The Quayside’s website describes the monotone design aesthetic as being inspired by the area’s hostory – “where the old warehouses and shophouses were built with steel, iron fixtures and stone, a celebration of the Quay’s rich cultural heritage.”
The 2016 closure and subsequent demolition of an eclectic hotel beside the river, which had been completed in just the year 2000, caused some hearts in architectural circles to sink. Originally known as the Gallery Evason Hotel, it was an unusual congregation of forms and spaces by William Lim Associates and Tangguanbee Architects. Teh Joo Heng was a principal architect on the project with Lim and Tang.
The Gallery Hotel was an array of spaces that inched outward to their surroundings, rather than an inward-focused form. The spatial eclecticism was matched by formal variety and playful collage that encouraged the perception of the Gallery Hotel as being fused with its urban environment rather than standing alone as an island. See archival images of the Gallery Hotel here.
References: Wong Yunn Chii, Singapore 1:1 City – A Gallery of Architecture and Urban Design, URA, Singapore, 2005, pp.232-235
The warehouses, or godowns, of the Singapore River were originally used to store, repackage and re-export good such as rice, coffee, spices, tin and rubber. By the time the urban renewal of the 1980s and ’90s occurred, with the vision of converting Robertson Quay into a housing and recreation zone, many of them were in a degraded state. See National Archives of Singapore photos of Roberston Quay godowns in 1974 here and here, and a shot of godowns near Rodyk Street in 1982 here.
Unlike those across the river, which were reduced to facades, the heritage-listed and government-owned godowns (constructed in 1895) occupied by the Warehouse Hotel survived intact with a curious history of use attached – a past played up to a playful extent in the new hotel’s marketing.
In the 1980s and ’90s, the late-nineteenth-century blocks had been home to a disco (a predecessor of Zouk); before that, apparently, many warehouses in the area (and quite possibly these ones) were home to illegal distilleries and (allegedly) secret societies; and prior to that, the story goes that illicit substances were imported and stored in warehouses of the area along with the spices that dominated trade at the time.
See Cubes issue 85 and our Indesignlive.sg feature for details about the transformation of godowns to boutique hotel by architectural consultant Zarch Collaboratives and interior design and branding consultant Asylum.
We are delighted to have The Warehouse Hotel as our Hotel Partner for Saturday Indesign. Check the Saturday Indesign event guide (or the FAQ on this website) for a promo code for reservations, and look out for the chance to win voucher prizes from Design Hotels!
References: The Warehouse Hotel
With containerisation, and the opening of Southeast Asia’s first container port at Tanjong Pagar in 1972, came the opportunity to clean up the heavily polluted Singapore River. Lee Kuan Yew declared it a national priority in 1977, and stated that the clean up should be completed within a decade, which it was.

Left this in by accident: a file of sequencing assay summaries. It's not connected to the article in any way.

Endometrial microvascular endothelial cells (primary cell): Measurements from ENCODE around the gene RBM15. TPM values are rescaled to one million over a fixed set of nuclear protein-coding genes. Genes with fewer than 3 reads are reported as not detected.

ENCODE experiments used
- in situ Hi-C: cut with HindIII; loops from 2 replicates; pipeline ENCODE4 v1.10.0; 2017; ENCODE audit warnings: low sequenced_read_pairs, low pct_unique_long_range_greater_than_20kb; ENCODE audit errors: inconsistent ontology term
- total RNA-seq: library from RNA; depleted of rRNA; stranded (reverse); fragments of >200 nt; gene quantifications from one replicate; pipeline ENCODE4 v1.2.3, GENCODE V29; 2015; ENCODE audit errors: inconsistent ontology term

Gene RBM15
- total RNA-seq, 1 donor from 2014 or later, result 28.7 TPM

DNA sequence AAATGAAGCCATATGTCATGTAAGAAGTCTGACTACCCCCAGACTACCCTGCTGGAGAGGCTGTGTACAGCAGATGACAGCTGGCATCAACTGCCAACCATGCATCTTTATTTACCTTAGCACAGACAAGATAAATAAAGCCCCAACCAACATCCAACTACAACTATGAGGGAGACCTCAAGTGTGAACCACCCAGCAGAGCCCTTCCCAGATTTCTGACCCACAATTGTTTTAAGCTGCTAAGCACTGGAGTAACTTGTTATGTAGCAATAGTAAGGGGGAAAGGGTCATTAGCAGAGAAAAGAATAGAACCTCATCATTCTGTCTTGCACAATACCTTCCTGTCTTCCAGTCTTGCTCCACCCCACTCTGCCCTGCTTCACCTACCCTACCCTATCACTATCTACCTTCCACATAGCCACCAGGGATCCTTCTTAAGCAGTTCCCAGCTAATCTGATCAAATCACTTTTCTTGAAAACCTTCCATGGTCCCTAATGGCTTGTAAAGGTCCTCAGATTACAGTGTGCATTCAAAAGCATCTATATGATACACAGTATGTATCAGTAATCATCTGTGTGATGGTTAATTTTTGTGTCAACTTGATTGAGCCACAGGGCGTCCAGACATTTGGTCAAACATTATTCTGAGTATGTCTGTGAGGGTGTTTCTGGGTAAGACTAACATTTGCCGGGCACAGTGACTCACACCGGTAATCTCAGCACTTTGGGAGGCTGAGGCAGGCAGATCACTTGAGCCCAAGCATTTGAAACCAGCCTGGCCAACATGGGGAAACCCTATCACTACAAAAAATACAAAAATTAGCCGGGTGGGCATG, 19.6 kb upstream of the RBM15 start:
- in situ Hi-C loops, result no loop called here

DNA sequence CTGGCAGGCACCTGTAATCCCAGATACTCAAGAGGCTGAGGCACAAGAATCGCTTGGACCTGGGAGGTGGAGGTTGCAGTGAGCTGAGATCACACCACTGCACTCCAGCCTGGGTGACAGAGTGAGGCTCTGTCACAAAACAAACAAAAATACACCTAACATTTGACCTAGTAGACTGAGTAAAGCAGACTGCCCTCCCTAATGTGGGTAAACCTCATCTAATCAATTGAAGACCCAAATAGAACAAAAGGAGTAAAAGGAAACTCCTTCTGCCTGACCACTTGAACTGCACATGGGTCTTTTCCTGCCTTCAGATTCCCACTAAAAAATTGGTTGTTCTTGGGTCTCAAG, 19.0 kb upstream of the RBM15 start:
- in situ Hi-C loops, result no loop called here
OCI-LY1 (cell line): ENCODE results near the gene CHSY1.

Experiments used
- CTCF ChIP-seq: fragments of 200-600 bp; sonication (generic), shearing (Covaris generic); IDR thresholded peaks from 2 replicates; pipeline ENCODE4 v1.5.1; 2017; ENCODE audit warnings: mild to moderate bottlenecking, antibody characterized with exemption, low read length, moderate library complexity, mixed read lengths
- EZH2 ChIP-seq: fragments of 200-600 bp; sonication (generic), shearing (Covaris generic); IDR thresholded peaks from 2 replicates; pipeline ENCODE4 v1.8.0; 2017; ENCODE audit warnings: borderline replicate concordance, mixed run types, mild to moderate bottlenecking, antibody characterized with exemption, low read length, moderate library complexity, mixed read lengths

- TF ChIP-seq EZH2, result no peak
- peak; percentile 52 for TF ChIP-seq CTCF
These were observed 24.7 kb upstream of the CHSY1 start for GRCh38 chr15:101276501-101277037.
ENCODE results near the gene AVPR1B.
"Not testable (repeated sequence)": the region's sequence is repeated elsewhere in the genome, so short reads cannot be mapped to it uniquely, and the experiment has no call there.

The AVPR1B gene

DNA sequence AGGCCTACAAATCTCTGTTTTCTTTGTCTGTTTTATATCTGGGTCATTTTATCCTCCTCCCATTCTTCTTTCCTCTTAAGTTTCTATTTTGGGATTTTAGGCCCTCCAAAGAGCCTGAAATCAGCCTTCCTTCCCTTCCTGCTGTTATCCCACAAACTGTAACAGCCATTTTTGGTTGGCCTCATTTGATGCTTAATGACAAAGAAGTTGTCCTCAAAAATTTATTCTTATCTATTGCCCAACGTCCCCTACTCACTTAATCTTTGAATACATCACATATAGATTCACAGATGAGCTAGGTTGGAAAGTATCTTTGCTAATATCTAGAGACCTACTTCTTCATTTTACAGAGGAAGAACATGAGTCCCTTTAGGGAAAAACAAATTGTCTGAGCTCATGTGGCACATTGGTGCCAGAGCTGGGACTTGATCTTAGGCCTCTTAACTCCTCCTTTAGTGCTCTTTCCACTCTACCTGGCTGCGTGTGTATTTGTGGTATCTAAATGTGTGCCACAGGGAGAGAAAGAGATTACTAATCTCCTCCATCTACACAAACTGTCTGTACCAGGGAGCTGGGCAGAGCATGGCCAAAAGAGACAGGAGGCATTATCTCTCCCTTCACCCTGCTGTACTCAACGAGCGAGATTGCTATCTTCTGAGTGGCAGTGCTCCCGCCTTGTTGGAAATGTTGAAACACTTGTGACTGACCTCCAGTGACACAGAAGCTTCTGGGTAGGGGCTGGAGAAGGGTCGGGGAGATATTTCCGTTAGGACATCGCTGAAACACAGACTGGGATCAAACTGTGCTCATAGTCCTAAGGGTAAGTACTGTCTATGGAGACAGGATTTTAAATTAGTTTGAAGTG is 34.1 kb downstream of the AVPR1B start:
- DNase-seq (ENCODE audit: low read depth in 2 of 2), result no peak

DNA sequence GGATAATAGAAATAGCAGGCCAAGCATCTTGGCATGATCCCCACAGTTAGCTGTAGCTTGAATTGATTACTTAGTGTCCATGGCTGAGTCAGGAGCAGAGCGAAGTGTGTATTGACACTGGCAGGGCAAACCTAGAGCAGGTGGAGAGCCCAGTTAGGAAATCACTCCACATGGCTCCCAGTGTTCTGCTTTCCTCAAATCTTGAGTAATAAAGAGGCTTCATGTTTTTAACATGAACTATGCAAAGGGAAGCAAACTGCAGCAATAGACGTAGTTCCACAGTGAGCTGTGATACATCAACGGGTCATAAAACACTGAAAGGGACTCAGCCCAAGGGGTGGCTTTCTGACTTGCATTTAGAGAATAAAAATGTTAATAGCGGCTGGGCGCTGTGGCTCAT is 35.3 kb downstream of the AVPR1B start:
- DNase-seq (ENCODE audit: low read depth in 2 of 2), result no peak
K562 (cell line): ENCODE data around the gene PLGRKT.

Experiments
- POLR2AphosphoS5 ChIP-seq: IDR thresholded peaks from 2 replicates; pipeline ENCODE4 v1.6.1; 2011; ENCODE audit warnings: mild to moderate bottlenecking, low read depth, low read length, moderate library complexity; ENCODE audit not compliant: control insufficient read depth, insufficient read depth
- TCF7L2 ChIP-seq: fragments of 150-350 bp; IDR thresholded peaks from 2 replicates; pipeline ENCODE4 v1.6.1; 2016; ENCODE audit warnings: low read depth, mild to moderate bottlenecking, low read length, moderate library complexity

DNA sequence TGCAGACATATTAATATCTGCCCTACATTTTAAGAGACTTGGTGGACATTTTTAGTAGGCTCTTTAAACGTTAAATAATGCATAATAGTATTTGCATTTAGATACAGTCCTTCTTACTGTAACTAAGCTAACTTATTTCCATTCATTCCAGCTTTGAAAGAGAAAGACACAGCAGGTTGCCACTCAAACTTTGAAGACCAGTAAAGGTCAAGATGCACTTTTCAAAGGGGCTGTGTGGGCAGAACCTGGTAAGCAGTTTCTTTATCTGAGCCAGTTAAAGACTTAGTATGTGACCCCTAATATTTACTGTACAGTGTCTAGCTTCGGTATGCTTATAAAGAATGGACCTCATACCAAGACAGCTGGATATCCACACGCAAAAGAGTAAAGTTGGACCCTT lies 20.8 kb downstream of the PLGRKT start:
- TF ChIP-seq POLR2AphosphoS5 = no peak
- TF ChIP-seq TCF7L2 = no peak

As far back as the nineteenth century, when thousands of vessels used the river daily, pollution, silting and overcrowding had affected navigation and public health. Over the years, businesses, street hawkers and squatters dumped their waste into the river, and the traditional lighters (boats) polluted the water with oil and debris.
The transformation efforts involved relocation as well as cleaning, changing the river environment considerably. Rubbish was cleared and dredging removed tonnes of foul-smelling mud and debris from the riverbed and banks. Boatyards, squatter dwellings, unlicensed hawkers and other potential pollution-causing activities were relocated from the riverbanks. The lighterage industry was initially resistant to moving, but eventually some 800 lighters were relocated to Pasir Panjang.
After cleaning came beautification. The stone-walled banks of the river were repaired and many new buildings were constructed. In 1999, a six-kilometre-long riverfront pedestrian promenade was completed. See a National Archives of Singapore photo of Robertson Quay prior to the clean up here.
Tucked away behind the tinted brown glass facade of the Holiday Inn Atrium is, as its name suggests, a special atrium space. Unlike Singapore’s other memorable 1980s atrium hotel that carry the mark of John Portman (The Regent Singapore, 1982, and Marina Square, 1987), our Outram Road counterpart was designed by DMJM (which merged with Aecom in the mid-1980s) and Chok & Associates.
It opened in 1985 as the Glass Hotel before being sold and renamed the Concorde Hotel in 1996, and the Holiday Inn Atrium in 2005. Its cylindrical tower offers a soaring atrium complete with capsule lifts that have, pleasingly, survived the renovations over the years. The most recent renovation was by Eco-id Architects.
Open Google Maps
If you’re a designer or architect in Singapore you’d have to know about the recent appearance of some very well-known brands in our favourite light industrial building. When the latest crop of tenants moved in earlier this year, we detected a new buzz about the place. But there’s always been a design character attached to the Tan Boon Liat Building (TBL). A number of Singapore’s most beloved design furniture, lighting and home accessory retailers have been there for years. But TBL has also been home to numerous design studios – Distillery, ip:li Architects and Sennex Consultants among them.
Info about TBL is scant. Records of the Tan Boon Liat Company Ltd in the National Archives of Singapore date back to the 1920s, including a proposal to build a “rottan” (resumably rattan) shed at “Mr Tan Bon Liat’s Factory, Outram Road” in 1926. Architecture photographer Darren Soh found TBL featured in an archival issue of the Singapore Institute of Architects Journal; it was designed by Chok & Associates, led by architect Chok Yan Hoi, and completed in 1971.
Brutal as the building is, there’s just something about the view over Outram toward the CBD from the upper floors and the graphic clarity of the afternoon sun on those unrelenting parapets. Don’t tell us you’ve never had your camera pointed at TBL or the panorama it offers, because we won’t believe you.